Who can file a complaint related to the Ethics Law?

Any person, including the Commission on its own motion, may file an ethics complaint with the Ethics Commission.

What should be in a complaint?

Complaints must be in writing and:

  • Be against an official, employee or lobbyist who is subject to the Ethics Law;
  • Allege a violation of the Ethics Law;
  • Be filed, under oath, naming the persons complained against and stating facts pertinent to the violation alleged; and
  • Include the complainant's name, address, and telephone number.
A complaint must be filed within one year after the alleged violation or the discovery of the alleged violation, whichever is later.

How is a complaint handled?

Once the Commission receives a complaint, it will be recorded in a confidential log, not subject to public access.

If the complaint is deemed plainly frivolous or if the facts alleged do not indicate a violation of the Ethics Law, the Commission will dismiss the complaint.  Otherwise, the Commission will conduct an investigation into the allegations of the complaint or refer the complaint to the County Attorney, State's Attorney, or other legal counsel for investigation.

Based on the investigation, the Commission may decide to:

  • Dismiss the complaint;
  • Notify the complainant and respondent that if action is taken by the respondent within a period of time specified by the Commission, the complaint may be dismissed; or
  • Hold a closed hearing on the complaint.


What happens when a hearing is held on a complaint?

A hearing is conducted in a confidential manner, unless such confidentiality is waived by the respondent. The respondent may be represented by counsel. The Commission may issue subpoenas to compel attendance and testimony of witness and to produce books, papers, records, documents or other tangible objects. 

The Commissionís decision resulting from the hearing shall include written findings of fact, conclusions of law, and recommendations.  The Commissionís decisions will be maintained by the Ethics Commission as public records and will be edited to protect personally identifiable information, as the Commission finds appropriate.  If a violation is found, the Commission may take and/or recommend enforcement action.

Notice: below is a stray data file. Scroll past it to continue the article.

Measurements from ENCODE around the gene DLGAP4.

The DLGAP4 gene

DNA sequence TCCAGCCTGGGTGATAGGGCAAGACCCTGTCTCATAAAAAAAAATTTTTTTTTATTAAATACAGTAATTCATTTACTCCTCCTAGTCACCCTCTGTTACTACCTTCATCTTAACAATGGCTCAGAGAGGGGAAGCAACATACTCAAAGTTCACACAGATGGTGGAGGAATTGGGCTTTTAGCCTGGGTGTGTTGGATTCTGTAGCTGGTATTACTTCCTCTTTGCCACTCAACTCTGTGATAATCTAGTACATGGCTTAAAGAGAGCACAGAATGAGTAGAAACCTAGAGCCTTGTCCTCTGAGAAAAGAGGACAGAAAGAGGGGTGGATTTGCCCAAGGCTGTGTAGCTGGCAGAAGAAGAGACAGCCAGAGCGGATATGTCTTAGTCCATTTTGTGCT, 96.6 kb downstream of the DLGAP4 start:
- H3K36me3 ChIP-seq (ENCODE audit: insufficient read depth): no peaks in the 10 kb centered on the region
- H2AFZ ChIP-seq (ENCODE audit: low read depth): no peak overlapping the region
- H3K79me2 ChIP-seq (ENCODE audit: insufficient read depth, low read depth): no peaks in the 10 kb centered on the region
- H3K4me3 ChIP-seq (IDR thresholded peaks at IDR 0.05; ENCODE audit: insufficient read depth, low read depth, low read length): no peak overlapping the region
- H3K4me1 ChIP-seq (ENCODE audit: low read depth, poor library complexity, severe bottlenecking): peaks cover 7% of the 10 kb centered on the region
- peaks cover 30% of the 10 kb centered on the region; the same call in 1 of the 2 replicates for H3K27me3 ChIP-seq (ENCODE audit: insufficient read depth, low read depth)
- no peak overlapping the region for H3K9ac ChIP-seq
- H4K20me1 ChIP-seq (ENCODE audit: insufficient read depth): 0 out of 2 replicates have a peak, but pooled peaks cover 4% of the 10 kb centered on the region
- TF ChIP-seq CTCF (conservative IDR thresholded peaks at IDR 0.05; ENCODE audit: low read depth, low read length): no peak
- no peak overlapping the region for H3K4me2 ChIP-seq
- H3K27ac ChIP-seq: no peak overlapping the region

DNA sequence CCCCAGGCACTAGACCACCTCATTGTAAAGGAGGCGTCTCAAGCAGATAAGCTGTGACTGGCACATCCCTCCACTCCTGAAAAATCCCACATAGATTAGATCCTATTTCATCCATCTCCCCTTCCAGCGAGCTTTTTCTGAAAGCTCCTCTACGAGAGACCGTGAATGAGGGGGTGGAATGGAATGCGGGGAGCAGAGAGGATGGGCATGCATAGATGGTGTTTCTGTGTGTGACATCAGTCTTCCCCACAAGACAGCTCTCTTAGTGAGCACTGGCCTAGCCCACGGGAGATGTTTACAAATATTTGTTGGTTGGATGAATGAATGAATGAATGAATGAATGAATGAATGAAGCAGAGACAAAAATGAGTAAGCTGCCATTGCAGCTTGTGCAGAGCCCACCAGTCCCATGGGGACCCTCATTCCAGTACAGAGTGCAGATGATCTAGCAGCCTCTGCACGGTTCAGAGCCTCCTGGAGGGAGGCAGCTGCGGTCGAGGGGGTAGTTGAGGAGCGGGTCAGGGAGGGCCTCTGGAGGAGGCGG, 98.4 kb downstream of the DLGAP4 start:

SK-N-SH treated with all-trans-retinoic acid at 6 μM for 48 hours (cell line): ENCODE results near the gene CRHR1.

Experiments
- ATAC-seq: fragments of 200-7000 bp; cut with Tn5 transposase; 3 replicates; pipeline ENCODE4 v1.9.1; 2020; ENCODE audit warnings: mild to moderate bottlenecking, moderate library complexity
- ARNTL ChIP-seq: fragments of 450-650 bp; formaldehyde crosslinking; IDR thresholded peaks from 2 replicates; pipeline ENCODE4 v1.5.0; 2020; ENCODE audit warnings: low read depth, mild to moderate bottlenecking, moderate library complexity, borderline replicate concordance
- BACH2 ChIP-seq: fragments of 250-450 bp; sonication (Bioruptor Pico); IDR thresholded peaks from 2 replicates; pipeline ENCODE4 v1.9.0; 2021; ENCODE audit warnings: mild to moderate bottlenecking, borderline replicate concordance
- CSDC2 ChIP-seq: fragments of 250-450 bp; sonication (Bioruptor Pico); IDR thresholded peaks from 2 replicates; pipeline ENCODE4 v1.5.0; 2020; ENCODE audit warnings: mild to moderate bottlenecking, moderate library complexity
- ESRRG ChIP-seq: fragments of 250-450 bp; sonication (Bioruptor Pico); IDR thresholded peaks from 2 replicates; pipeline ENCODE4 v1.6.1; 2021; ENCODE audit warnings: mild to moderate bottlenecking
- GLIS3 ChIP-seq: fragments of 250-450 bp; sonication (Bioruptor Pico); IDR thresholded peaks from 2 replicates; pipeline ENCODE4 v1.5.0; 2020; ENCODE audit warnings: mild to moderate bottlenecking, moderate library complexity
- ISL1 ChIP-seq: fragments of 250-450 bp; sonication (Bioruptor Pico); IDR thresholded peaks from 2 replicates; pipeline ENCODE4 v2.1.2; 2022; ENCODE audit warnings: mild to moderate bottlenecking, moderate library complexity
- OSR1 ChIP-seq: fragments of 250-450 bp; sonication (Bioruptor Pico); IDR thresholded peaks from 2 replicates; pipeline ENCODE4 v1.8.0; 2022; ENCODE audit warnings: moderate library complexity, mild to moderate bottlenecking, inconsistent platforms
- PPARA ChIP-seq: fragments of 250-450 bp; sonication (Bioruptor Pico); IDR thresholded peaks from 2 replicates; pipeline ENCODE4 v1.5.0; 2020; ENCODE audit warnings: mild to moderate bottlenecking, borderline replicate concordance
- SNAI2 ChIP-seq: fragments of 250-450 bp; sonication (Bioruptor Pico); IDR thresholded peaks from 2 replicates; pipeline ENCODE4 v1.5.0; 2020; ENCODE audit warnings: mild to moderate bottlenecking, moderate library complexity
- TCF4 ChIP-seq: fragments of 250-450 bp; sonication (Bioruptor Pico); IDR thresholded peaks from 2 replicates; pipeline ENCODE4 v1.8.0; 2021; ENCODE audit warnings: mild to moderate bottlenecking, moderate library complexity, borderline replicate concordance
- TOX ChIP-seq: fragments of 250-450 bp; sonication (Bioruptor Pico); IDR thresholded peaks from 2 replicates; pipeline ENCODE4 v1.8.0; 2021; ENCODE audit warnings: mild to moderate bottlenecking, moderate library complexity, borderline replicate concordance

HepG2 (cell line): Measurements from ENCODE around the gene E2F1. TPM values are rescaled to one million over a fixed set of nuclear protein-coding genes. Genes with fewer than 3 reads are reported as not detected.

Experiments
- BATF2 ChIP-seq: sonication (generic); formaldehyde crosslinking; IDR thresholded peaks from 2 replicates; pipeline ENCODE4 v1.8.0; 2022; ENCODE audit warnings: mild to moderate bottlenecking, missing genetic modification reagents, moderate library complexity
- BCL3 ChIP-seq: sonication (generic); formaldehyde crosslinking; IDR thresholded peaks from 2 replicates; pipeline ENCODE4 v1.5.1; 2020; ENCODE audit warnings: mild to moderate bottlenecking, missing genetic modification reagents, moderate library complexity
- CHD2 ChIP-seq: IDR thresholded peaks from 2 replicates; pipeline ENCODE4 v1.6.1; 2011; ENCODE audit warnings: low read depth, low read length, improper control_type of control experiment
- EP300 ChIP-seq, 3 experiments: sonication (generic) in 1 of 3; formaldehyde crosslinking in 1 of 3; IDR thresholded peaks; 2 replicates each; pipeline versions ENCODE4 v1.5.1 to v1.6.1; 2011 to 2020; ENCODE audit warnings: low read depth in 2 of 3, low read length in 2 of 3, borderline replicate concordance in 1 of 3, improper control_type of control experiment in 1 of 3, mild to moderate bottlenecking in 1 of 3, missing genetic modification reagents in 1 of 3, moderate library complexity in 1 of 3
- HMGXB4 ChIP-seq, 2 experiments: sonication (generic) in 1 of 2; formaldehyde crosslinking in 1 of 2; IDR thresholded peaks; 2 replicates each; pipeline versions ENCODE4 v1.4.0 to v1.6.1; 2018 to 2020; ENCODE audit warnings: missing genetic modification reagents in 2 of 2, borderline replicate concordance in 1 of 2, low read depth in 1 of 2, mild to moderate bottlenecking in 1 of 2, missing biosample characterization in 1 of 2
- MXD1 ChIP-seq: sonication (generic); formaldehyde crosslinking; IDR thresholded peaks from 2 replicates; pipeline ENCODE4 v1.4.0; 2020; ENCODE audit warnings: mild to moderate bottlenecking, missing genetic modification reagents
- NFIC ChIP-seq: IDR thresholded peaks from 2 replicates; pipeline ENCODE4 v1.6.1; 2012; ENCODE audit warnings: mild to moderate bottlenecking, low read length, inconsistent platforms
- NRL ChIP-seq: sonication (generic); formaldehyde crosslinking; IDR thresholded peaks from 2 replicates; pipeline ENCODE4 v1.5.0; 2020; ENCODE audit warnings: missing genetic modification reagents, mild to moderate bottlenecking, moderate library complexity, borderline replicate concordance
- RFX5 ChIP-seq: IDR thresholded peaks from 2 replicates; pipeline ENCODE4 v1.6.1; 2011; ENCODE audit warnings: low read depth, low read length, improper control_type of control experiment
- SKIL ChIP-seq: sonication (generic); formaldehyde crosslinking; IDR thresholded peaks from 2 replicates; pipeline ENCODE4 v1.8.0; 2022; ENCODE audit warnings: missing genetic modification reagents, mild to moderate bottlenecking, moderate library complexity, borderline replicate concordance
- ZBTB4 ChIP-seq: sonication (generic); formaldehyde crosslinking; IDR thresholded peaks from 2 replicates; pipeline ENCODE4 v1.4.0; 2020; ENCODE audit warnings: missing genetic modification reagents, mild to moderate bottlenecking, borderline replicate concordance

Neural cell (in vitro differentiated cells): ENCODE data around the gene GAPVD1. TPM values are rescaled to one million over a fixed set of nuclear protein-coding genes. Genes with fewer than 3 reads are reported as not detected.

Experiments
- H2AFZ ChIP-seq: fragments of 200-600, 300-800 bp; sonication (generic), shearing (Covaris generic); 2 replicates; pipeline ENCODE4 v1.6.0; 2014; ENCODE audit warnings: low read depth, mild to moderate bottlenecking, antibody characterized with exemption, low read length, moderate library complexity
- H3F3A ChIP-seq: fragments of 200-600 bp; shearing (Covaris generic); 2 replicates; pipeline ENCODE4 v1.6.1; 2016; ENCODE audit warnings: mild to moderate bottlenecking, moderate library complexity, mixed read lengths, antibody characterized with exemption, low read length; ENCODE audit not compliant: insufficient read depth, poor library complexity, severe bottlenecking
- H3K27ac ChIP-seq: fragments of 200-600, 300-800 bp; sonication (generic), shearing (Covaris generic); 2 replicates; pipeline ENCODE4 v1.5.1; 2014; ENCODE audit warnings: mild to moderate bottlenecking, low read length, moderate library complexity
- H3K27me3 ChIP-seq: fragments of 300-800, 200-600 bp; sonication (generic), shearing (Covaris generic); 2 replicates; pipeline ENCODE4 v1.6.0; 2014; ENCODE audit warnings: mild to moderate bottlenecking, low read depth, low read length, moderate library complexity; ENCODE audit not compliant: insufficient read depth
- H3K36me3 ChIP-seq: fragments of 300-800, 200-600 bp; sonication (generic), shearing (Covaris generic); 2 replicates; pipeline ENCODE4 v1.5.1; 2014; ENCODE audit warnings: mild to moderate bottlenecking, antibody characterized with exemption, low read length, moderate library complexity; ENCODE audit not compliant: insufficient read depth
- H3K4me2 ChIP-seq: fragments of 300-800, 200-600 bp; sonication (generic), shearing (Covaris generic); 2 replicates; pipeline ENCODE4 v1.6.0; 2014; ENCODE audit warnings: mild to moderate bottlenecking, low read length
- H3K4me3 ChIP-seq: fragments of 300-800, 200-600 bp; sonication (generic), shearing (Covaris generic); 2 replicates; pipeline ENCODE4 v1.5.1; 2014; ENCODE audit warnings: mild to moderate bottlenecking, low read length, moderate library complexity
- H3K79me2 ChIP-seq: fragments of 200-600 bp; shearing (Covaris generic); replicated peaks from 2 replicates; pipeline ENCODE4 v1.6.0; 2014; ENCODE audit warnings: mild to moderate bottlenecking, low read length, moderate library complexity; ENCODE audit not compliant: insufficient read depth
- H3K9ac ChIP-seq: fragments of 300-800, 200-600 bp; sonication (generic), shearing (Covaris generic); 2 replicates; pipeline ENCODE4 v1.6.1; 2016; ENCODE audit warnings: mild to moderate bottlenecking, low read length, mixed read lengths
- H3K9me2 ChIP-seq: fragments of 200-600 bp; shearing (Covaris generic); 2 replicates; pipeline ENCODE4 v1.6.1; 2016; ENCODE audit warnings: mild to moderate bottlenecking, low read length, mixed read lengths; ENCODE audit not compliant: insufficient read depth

The respondent may request judicial review of the final order of the Commission, in accordance with the Maryland rules of procedure.  Any final order will be stayed automatically until the time for requesting judicial review has expired.  If a request for judicial review is filed, the final order of the Commission will be stayed until the reviewing court decides the final disposition of the case.


Any action taken by the Ethics Commission in connection with a complaint will be conducted in a confidential manner. Following the filing of a complaint and until the matter is referred for prosecution or a finding of a violation has been made, the proceedings of the Ethics Commission in connection with the complaint shall be conducted in a confidential manner, unless such confidentiality is waived by the respondent. 


A County official or employee found to have violated the Ethics Law may be subject to disciplinary or other appropriate action as prescribed in the law.

  • The Ethics Commission may issue an order of compliance directing the person to cease and desist from the violation and may seek enforcement of this order in the Circuit Court of Queen Anne's County;
  • The person may be subject to disciplinary or other appropriate personnel action, including reprimand, censure, suspension of compensation, or removal from office.
  • The person may be subject to a civil penalty such as a fine, in addition to any other manner of enforcement.
  • The person who knowingly and willfully violates the Ethics Law may be guilty of a misdemeanor, and on conviction is subject to a fine and/or imprisonment not exceeding six months.
  • A lobbyist who violates the Ethics Law may be barred from any compensated lobbying activities for a period up to a year, in addition to any other sanction imposed.

County Ethics Code Draft 1.05  (mail to this address goes to all 5 Commissioners)